Site wide search powered by YaCy*


Midlife crisis

November 4th, 2022 by Holy at

This is a statement as to why I have to put this project on indefinite pause. All year (my 40th) but mostly in October I’ve been put through a ringer that bears the same minute details as what Philip K Dick went through that led him to write his Exegesis. However it seems I’ve been better prepared for this encounter, ever since I was a young child. It led me down into its underworld. King’s Field is a crude map of its underworld. I’d also been given a detailed map in the form of plans for a new, larger version of King’s Field that aided me in this difficult journey. I seem to have learned secrets of how our world really works while down there. It’s not pretty. I was led along the path of P and beyond via a hard bounce. This sentence is cryptic because it’s for those who know of what I speak. I’m told now I should be reuniting with my family, helping to develop our country property where I’ve lived, and I might have a paid part time job in the city, so I can’t divide my time to also do this project. I’m not supposed to speak of this, but I’ve never been a liar and I’m not going to start now where it concerns myself and my personal project. For this reason I can offer no more details for now. (PKD’s books and testimonies were also among the maps given to me in my preparations.)

Forum Discussion

Secrets of the Moonlight Sword

August 28th, 2022 by Holy at

I’ve added a new OpenXR mode for Windows Virtual Reality peripherals, and also I want you to head over to my Patreon to learn about my ongoing King’s Field II project’s VR demo, and also there you’ll find a coinciding exposé of the real life source and inspiration for the Sword of Moonlight and much of the characters and scenarios from the King’s Field trilogy for the PlayStation and a special event: (it asks fans to cooperate to locate its secrets.)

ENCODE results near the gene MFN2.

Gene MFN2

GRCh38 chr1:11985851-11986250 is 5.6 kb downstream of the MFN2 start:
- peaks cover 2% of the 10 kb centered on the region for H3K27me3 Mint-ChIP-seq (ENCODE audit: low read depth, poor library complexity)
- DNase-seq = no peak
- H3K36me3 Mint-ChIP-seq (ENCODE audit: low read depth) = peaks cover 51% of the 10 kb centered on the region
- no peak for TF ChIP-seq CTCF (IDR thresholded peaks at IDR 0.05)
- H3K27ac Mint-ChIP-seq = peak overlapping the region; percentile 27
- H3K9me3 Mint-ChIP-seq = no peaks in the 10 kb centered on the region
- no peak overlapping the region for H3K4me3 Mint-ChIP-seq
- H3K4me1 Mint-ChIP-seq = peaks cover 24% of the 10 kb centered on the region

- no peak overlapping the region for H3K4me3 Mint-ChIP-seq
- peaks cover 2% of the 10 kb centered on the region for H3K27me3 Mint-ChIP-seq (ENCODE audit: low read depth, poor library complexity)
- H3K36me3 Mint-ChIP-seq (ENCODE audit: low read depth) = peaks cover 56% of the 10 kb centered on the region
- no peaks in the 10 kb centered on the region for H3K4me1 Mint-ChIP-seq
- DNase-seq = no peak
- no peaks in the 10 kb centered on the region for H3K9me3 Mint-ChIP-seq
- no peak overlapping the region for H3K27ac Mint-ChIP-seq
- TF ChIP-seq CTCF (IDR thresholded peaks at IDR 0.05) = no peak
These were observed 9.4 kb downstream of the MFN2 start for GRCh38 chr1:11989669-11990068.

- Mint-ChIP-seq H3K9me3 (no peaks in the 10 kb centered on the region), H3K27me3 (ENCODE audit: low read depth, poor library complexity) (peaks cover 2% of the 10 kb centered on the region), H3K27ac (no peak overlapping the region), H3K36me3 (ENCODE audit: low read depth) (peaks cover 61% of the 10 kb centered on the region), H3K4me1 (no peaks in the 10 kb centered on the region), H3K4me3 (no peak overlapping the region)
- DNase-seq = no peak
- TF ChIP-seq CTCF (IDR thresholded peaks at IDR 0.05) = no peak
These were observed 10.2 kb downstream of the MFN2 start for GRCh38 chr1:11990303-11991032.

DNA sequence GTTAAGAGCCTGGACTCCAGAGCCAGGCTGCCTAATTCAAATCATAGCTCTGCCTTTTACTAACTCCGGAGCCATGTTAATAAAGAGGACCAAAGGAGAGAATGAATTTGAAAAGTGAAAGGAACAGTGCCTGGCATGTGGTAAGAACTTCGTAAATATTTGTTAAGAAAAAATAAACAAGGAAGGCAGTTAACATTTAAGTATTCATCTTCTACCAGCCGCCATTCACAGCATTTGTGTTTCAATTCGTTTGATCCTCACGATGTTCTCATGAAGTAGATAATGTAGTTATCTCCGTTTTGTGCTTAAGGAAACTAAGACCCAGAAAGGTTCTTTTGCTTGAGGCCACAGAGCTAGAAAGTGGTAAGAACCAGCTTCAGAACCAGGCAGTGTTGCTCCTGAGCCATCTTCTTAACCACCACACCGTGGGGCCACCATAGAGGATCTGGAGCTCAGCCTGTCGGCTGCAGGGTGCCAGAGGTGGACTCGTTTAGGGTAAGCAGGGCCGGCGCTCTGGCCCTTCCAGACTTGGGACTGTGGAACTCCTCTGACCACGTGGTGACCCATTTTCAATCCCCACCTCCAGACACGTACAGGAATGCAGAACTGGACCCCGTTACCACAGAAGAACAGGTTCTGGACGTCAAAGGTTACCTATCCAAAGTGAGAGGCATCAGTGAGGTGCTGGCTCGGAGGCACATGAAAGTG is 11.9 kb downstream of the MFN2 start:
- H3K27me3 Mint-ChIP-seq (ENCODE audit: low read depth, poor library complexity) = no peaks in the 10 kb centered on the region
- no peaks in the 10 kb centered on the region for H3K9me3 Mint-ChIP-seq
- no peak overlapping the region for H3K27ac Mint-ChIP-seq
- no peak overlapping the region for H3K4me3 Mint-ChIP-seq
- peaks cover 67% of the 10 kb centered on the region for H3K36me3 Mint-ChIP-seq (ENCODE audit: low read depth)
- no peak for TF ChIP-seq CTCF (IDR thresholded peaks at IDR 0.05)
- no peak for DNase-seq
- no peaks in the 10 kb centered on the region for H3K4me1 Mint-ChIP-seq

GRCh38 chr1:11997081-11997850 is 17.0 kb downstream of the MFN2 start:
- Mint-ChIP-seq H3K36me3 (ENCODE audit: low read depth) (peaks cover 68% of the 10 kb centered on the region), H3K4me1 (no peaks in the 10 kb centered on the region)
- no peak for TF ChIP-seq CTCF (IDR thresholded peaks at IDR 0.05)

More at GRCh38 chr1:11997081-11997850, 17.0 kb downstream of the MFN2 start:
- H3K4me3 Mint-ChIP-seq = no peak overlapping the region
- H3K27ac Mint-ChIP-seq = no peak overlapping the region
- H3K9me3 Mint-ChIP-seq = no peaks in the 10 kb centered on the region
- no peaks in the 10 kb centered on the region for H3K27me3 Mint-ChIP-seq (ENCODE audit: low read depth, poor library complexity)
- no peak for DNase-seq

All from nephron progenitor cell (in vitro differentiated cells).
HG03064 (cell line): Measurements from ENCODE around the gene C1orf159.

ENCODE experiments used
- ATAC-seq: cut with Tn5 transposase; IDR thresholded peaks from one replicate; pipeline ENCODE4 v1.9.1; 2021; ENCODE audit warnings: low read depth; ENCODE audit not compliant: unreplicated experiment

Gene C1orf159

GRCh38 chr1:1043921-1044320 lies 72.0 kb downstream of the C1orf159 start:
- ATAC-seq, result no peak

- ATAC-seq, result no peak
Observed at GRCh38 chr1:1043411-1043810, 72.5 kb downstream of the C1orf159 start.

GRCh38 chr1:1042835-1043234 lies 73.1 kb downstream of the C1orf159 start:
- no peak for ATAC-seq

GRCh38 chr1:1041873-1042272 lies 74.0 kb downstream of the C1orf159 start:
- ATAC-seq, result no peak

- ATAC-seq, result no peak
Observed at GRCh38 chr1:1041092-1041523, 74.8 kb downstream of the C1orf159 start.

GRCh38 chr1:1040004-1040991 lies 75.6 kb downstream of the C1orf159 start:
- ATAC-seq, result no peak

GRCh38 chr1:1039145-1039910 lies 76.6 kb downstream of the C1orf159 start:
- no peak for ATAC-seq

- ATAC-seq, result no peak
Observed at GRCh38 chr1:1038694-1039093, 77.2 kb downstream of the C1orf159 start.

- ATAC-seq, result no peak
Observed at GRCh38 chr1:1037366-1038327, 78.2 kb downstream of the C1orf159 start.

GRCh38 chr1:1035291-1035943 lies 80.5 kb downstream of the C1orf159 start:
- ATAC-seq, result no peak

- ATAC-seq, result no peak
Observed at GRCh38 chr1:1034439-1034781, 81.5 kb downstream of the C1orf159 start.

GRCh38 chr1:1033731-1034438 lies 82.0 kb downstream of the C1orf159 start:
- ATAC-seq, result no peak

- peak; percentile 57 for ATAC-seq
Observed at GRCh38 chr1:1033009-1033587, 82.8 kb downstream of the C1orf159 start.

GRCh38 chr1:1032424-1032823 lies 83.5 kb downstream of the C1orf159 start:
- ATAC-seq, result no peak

Release information about Sword of Moonlight is inside the forum. Please use the link below to navigate to the forum part of this blog post.

Forum Discussion

Passing between worlds

February 1st, 2022 by Holy at

An important milestone has (finally) been reached by Sword of Moonlight by realizing the original King’s Field single environment experience of no “loading screens” after hopping into the game. This is something King’s Field fans always gloat about since it was pretty novel back in the day, and even to this day lately I’ve played a little bit of some PlayStation 4 games and am finding myself shocked how much of the time is really just spent on minutes long loading screens. In my opinion I would happily remove the high fidelity visuals in these games for practical seconds long loading screens. Of course, no load screens would be ideal.